Last week, the CDG East of England Group hosted an afternoon of presentations and workshops at Cambridge University Library, on the topic of Teaching Skills for Librarians. I found it both enjoyable and really useful, so - this is going to be a long blog post!
It may not always be obvious, but teaching is an integral part of many library roles. Every time we interact with library users or create spaces and resources that support learning and personal development, we're teaching. Many of us also teach in more formal sessions: whether it's as embedded librarian teaching colleagues how information management can transform their project, a formal class on referencing methods or information literacy skills, or basic orientation sessions for new students, we're teaching.
That said, teaching skills weren't on the curriculum when I went to library school, and I'm honestly not sure when I switched from thinking of library orientation sessions as "presentations" and student's asking about how to research their assignments as "reference interviews" to thinking about both of those sorts of interactions as teaching, but somewhere in the past mumble mumble years, that change happened. "Teaching" is often the frame I use now, and it's a skill set I'm always looking to improve.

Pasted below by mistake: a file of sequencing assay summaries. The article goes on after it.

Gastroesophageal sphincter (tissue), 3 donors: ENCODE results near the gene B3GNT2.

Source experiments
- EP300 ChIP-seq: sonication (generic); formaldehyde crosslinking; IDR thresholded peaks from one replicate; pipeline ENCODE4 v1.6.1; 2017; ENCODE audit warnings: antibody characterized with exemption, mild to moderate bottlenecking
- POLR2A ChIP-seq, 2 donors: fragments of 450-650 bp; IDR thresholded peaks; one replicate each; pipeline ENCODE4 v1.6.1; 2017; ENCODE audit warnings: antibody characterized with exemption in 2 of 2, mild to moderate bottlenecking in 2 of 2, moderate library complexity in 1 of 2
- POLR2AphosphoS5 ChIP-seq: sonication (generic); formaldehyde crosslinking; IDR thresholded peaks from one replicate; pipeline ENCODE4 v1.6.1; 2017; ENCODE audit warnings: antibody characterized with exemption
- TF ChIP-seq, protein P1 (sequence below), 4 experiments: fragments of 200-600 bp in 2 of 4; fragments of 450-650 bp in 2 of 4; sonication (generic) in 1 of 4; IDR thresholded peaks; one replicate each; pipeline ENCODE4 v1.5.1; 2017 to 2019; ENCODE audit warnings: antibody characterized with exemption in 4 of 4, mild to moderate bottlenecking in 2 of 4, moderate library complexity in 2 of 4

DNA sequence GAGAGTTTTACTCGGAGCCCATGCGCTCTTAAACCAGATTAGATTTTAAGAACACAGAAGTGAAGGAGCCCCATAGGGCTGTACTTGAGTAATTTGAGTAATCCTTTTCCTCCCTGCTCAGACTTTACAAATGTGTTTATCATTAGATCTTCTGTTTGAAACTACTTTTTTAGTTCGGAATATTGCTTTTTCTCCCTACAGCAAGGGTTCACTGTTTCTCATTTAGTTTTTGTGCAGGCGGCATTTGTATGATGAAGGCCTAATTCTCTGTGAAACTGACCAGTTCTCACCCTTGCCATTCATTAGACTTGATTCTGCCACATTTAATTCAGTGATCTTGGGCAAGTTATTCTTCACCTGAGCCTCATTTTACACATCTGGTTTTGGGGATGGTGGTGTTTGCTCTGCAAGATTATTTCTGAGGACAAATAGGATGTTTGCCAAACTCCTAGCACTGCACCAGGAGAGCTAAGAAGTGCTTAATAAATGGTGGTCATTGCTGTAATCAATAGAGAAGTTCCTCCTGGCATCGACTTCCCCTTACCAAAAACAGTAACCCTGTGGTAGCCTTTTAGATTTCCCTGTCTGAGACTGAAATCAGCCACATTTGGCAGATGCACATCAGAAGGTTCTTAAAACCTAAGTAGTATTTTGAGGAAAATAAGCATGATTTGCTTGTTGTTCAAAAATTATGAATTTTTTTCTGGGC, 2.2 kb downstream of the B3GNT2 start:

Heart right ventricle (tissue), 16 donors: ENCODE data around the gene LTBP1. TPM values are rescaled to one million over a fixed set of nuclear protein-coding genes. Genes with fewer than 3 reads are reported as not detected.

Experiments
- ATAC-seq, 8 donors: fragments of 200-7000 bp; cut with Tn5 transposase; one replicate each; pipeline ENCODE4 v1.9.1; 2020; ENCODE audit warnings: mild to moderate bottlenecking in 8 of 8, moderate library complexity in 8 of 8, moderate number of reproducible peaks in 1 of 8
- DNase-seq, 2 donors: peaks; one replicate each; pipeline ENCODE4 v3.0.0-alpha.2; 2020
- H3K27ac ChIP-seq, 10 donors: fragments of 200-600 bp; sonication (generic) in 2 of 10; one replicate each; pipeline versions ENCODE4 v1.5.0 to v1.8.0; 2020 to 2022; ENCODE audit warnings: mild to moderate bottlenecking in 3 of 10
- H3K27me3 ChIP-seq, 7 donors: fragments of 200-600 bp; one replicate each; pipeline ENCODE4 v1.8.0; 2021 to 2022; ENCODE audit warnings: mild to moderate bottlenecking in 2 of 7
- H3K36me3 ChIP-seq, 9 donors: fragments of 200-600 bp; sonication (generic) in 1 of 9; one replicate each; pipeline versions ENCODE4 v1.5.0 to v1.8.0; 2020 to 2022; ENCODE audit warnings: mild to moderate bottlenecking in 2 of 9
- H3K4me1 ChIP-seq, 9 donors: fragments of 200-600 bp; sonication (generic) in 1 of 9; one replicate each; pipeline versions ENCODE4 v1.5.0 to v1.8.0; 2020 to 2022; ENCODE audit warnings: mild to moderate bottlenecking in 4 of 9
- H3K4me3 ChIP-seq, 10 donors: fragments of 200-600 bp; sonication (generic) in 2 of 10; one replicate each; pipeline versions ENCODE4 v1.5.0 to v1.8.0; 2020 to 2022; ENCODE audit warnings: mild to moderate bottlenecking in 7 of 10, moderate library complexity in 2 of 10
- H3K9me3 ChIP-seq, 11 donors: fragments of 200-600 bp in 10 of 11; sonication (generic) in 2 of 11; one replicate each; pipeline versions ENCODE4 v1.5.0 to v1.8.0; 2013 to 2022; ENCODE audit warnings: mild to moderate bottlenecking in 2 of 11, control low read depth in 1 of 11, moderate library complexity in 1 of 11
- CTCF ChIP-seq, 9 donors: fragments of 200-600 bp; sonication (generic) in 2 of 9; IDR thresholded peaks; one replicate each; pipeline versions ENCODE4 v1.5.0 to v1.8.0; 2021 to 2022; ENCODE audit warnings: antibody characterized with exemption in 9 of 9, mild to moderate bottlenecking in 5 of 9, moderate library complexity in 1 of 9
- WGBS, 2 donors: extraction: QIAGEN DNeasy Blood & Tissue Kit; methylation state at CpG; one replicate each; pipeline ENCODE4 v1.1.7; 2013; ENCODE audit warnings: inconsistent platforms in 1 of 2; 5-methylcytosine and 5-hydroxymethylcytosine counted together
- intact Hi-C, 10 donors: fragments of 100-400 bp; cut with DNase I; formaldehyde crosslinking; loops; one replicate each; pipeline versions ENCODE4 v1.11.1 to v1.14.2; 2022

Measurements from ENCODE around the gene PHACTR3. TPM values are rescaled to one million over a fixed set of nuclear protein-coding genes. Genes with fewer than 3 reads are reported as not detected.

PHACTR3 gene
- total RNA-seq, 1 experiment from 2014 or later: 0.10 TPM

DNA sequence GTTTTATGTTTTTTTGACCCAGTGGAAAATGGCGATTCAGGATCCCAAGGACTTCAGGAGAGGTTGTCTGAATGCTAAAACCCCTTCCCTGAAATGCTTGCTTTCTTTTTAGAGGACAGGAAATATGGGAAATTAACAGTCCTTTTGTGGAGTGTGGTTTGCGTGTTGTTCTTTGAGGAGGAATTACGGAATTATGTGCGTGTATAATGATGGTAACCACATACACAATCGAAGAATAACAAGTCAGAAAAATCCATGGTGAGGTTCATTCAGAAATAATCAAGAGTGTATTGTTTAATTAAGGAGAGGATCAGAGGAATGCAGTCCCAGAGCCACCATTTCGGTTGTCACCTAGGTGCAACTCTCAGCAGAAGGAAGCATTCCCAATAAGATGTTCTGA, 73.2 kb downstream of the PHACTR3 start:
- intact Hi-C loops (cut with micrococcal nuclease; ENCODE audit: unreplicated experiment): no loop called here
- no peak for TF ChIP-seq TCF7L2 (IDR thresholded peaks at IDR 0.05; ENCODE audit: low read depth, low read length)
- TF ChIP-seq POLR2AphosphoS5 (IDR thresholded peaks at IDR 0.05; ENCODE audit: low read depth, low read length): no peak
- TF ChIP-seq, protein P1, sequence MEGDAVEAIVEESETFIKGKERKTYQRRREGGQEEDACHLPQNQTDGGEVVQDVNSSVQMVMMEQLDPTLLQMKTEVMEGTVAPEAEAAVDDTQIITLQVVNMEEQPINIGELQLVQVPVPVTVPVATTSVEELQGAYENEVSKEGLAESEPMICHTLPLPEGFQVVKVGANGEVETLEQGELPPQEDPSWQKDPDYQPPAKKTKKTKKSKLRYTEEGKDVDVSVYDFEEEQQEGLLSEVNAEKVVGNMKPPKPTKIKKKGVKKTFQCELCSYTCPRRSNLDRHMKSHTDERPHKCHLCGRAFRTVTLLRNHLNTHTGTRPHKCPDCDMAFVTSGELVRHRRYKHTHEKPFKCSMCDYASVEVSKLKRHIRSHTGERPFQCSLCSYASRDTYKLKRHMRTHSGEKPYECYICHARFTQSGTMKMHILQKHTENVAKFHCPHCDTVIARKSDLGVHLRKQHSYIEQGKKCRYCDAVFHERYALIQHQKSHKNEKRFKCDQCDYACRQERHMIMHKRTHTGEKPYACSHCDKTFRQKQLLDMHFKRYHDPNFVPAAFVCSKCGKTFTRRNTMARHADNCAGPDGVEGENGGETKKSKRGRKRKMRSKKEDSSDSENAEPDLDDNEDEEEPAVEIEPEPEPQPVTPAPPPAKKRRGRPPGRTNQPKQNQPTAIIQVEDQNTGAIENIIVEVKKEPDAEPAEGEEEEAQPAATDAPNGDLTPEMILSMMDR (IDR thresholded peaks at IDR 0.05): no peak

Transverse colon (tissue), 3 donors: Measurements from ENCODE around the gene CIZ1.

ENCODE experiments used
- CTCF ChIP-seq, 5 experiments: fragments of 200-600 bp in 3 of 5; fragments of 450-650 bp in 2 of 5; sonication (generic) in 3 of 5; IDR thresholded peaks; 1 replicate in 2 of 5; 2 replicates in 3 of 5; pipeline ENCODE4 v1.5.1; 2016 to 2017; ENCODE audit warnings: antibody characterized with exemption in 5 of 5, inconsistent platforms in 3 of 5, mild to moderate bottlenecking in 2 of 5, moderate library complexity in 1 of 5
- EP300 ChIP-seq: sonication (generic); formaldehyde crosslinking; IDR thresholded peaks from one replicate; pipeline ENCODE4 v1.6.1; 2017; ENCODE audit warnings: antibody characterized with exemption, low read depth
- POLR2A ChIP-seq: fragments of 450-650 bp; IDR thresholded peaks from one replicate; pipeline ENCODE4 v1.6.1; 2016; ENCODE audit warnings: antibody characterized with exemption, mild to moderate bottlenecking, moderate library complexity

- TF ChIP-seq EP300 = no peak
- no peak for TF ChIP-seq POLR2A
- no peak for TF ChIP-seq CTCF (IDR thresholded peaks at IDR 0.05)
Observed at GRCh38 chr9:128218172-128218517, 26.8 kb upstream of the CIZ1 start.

Chris Powis's session at Umbrella last year was one of my favourite sessions of the conference, and certainly the session which had the most immediate practical applications for me, so when I saw the opportunity to spend a half day thinking, hearing, and talking about teaching with fellow librarians, I jumped at it (even before I saw his name on the program!)
Fortunately, it fell on a Friday and in a relative quiet spot in the semester, so I was able to take a day away from my students in good conscience, so I took the train up to Cambridge, and joined in.
The first session looked at Honey and Munford learning styles, and how thinking about the four different learning style preferences we might be able to enrich and improve teaching opportunities. Having a slight bias towards Pragmatic learning styles, I found Susanne Griffith's case study of changing the delivery her thesis support workshops really helped make this concrete for me, along with the exercise thinking about our own experience through the lens of each of the four styles.